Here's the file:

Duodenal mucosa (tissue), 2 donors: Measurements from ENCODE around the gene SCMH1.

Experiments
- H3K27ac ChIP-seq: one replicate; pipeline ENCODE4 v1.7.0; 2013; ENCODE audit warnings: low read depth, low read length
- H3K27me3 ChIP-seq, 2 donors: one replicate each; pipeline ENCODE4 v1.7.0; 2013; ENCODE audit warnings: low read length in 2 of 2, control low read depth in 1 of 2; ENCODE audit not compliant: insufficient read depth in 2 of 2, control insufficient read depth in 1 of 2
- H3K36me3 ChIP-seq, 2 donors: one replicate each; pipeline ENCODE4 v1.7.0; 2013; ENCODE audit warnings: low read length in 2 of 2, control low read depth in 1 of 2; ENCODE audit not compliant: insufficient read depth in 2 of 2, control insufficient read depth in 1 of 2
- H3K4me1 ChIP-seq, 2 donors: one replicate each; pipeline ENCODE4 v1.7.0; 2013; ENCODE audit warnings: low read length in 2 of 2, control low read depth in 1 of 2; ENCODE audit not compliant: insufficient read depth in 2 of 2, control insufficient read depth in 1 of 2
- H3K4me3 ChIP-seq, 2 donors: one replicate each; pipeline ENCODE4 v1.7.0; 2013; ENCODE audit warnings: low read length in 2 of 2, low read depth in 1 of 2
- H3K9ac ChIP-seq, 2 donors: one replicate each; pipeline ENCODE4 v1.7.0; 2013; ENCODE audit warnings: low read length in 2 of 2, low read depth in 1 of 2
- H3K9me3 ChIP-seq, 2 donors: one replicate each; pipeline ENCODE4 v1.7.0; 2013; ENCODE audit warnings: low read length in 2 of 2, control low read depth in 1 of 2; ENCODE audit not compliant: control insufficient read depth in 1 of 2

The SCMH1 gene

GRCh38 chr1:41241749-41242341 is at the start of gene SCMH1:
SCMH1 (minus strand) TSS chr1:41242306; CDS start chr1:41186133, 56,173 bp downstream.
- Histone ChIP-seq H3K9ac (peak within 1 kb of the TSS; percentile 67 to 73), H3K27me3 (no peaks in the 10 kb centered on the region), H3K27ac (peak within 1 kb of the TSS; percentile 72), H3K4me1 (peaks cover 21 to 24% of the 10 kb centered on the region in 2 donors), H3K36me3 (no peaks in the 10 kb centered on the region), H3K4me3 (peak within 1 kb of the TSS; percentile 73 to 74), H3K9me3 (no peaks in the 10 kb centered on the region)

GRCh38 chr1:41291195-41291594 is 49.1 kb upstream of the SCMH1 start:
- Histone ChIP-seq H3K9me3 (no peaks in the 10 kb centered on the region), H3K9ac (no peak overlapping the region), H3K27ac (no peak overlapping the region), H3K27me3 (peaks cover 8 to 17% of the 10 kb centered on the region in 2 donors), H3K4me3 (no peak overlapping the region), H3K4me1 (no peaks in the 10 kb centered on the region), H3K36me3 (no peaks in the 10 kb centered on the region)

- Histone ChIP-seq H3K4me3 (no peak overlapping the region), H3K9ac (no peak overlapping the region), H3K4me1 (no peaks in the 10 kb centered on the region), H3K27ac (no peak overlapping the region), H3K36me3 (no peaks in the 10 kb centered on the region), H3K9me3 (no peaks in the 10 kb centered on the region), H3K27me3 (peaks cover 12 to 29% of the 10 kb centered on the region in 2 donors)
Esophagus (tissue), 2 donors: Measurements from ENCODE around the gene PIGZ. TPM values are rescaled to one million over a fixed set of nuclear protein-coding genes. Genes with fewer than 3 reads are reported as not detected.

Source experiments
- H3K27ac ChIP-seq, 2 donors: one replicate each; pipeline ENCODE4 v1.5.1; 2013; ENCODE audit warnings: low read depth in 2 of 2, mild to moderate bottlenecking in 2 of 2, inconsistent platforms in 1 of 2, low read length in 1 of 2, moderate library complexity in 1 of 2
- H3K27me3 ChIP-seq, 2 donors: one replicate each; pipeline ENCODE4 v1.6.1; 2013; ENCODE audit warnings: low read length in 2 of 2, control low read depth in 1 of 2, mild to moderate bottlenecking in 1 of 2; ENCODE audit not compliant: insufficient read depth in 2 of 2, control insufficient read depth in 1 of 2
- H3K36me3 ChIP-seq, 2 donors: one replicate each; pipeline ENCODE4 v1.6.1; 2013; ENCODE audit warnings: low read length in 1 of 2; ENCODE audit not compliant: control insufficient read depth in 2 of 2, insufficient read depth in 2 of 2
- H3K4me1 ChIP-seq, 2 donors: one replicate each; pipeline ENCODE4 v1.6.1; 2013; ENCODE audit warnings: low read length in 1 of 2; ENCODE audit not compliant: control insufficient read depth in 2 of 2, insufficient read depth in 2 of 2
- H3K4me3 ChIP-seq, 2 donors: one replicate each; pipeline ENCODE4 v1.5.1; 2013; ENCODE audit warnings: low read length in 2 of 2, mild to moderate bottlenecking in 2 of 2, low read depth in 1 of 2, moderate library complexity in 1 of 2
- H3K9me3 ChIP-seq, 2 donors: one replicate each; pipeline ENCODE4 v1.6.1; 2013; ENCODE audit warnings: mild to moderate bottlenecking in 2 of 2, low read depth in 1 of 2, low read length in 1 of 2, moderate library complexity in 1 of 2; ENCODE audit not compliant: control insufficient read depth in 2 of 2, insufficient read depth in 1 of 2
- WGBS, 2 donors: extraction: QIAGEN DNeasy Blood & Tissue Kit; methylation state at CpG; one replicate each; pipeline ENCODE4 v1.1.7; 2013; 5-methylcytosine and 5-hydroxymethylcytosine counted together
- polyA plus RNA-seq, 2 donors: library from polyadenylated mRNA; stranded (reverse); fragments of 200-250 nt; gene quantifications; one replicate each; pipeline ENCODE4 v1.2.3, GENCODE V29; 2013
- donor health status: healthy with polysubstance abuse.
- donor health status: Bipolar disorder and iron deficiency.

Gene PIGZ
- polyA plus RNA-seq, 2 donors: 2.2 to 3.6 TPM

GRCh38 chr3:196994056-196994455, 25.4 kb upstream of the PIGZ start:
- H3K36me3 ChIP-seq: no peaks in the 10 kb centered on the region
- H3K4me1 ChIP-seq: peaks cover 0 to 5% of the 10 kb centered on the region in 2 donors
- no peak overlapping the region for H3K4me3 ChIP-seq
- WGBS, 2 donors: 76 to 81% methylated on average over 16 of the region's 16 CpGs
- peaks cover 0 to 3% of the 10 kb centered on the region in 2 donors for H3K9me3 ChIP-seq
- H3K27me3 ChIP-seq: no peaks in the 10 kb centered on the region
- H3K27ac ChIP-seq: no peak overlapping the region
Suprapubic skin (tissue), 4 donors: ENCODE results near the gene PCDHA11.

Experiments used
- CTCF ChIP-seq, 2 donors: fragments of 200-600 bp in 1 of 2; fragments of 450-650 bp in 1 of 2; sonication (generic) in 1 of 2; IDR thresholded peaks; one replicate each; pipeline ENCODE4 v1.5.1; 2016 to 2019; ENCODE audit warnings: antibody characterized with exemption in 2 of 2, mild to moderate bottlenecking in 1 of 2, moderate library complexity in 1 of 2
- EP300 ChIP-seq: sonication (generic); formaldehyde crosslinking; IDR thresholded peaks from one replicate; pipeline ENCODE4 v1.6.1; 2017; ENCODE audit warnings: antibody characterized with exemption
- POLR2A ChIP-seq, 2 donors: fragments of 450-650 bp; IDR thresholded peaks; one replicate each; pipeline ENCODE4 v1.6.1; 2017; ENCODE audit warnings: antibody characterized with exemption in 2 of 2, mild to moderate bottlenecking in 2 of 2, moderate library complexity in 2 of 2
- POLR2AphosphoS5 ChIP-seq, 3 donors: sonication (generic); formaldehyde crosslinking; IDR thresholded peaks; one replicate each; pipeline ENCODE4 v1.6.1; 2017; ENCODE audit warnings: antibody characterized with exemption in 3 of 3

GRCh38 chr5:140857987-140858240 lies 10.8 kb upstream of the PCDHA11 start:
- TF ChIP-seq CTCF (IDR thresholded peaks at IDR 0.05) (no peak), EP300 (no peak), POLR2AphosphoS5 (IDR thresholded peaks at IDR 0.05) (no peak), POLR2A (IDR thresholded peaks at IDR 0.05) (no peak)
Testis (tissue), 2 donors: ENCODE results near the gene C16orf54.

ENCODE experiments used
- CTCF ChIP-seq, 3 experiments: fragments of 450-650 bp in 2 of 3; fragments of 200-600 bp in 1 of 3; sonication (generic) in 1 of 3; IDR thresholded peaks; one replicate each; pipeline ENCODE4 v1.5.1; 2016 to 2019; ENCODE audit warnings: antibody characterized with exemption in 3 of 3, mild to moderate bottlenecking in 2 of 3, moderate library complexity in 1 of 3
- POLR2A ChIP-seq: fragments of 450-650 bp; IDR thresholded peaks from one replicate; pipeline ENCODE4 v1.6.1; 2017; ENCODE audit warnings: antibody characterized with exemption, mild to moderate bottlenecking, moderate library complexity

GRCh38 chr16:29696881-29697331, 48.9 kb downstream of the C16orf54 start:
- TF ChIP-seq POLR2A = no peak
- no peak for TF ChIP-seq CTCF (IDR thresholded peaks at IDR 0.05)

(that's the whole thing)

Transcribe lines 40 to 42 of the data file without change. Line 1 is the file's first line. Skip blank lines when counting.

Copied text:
Experiments used
- CTCF ChIP-seq, 2 donors: fragments of 200-600 bp in 1 of 2; fragments of 450-650 bp in 1 of 2; sonication (generic) in 1 of 2; IDR thresholded peaks; one replicate each; pipeline ENCODE4 v1.5.1; 2016 to 2019; ENCODE audit warnings: antibody characterized with exemption in 2 of 2, mild to moderate bottlenecking in 1 of 2, moderate library complexity in 1 of 2
- EP300 ChIP-seq: sonication (generic); formaldehyde crosslinking; IDR thresholded peaks from one replicate; pipeline ENCODE4 v1.6.1; 2017; ENCODE audit warnings: antibody characterized with exemption